When we begin writing stories, I use a funnel to introdImageuce the concept of focus.  One by one, each student tells his/her story idea.  We place it on the funnel and work to narrow each topic as a class.  Then, I teach each paragraph individually by selecting a different student each day to help me write on chart paper that will later be hung as a reference.  The student dictates the first sentence.  I ask clarifying questions and we write the sentence together.  We repeat with the rest of the sentences in the paragraph.  While this student copies his/her paragraph into a writing notebook, the rest of the students begin their own paragraphs.  Over time, each student gets to write out loud with me and the entire class gets to benefit from seeing the various writing styles within the room.  I type the finished pieces for each child as they dictate it to me.  I use this time to edit one-on-one and compliment each author on his/her improvement.

We celebrate our writing.  As each writing piece is completed, the authors read their work to the class and beam as they are applauded. We submit poems to competitions such as creativeCOMMUNICATION’S fall and spring poetry contests and celebrate those whose work is accepted for publication.   At the end of the year, we bind all finished pieces into a single booklet, make copies for everyone, and invite families to an “authors’ tea” during which each child reads his/her favorite poem and essay.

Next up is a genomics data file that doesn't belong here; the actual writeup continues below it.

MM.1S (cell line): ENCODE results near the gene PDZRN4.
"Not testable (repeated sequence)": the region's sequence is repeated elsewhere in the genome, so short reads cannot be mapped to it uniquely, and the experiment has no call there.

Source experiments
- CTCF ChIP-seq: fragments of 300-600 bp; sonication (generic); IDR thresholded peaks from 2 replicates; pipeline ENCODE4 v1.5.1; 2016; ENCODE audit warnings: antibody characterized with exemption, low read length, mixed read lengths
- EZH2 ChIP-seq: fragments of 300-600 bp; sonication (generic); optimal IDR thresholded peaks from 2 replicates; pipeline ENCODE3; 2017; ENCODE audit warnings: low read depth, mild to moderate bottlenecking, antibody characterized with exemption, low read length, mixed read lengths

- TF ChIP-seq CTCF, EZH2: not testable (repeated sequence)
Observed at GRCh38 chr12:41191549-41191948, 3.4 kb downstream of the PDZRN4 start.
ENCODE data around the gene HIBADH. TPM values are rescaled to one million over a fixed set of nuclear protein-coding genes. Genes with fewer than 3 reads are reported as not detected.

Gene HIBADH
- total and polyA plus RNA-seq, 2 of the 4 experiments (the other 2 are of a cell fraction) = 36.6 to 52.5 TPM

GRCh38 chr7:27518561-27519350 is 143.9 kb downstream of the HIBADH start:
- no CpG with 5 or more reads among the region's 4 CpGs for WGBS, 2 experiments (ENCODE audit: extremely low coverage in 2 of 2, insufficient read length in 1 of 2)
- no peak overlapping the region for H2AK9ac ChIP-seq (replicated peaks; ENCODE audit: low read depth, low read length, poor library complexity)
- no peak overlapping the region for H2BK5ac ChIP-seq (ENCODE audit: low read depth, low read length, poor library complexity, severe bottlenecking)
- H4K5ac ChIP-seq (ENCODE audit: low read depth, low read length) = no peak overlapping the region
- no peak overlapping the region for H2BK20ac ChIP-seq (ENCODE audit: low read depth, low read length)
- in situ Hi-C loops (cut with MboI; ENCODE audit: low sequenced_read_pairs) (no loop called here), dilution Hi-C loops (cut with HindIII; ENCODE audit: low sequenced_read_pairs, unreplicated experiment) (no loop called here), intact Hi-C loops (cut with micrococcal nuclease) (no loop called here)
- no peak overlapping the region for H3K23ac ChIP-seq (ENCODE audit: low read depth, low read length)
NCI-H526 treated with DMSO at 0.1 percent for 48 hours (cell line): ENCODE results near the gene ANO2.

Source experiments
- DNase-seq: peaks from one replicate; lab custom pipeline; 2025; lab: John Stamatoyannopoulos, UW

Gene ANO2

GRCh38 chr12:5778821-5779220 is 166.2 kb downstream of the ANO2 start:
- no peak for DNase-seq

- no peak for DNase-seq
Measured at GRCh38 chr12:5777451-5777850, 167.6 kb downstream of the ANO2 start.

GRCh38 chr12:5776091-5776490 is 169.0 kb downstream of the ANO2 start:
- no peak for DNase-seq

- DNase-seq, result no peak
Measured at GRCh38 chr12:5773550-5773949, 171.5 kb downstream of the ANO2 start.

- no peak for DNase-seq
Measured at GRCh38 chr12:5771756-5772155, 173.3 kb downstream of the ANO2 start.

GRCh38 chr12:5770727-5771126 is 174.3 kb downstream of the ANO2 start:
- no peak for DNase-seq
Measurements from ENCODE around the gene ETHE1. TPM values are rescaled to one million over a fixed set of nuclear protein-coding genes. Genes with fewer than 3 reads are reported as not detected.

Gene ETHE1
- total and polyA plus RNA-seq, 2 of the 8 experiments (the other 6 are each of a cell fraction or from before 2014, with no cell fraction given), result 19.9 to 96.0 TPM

In addition to fostering a love of writing, these activities have sometimes given students a new sense of self.  I once had a special needs student who had two poems accepted for publication in one year.  That summer, his grandmother took him along to a book signing. While the author autographed his grandmother’s book, the student asked “So, what do you do?”  The author replied that he wrote and illustrated books.  The student replied, “Oh, is that all?  I’ve done that twice already and I’m only going into second grade!”’

Thank you Linda for the incredible work you do in your classroom!  Your students are lucky to have you.  Thank you for sharing with our readers what has helped you to find such great success with your students.  We look forward to working with you for years to come.

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Sweepstakes Time!

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Creative Communication (host of national poetry contests for students in grades K-12) and CelebratingArt.com (host of national art contests for students in grades K-12) are hosting a national sweepstakes!

There will be two winners; one winner over 18 years of age will receive two free flights to ANYWHERE in the United States, and one winner 18 years or younger will receive a free Amazon Kindle. Here are the rules:

To make an entry check out the following links to “like” us on Facebook and follow us on Twitter.  Each will get you one entry (remember, we have a Twitter and Facebook page for both Creative Communication AND CelebratingArt.com – that’s a total of four entries!)  Each time one of your friends on Facebook “likes” us from your referral you will receive two bonus entries.  If you tweet out our contest link you will receive three bonus entries.  Every time someone follows us on Twitter from one of your tweets you will receive two bonus entries.  The more entries you have, the more likely is your chance to win.  The contest runs until April 2, 2012.  We will then have a drawing to pick the winners.  Every day you can submit a new Facebook entry for each profile — that’s a lot of entries!  Don’t miss out on your chance to win.

 CelebratingArt:
Twitter:  https://woobox.com/2bmyws
Facebook:  https://woobox.com/ity9o2

 Creative Communication: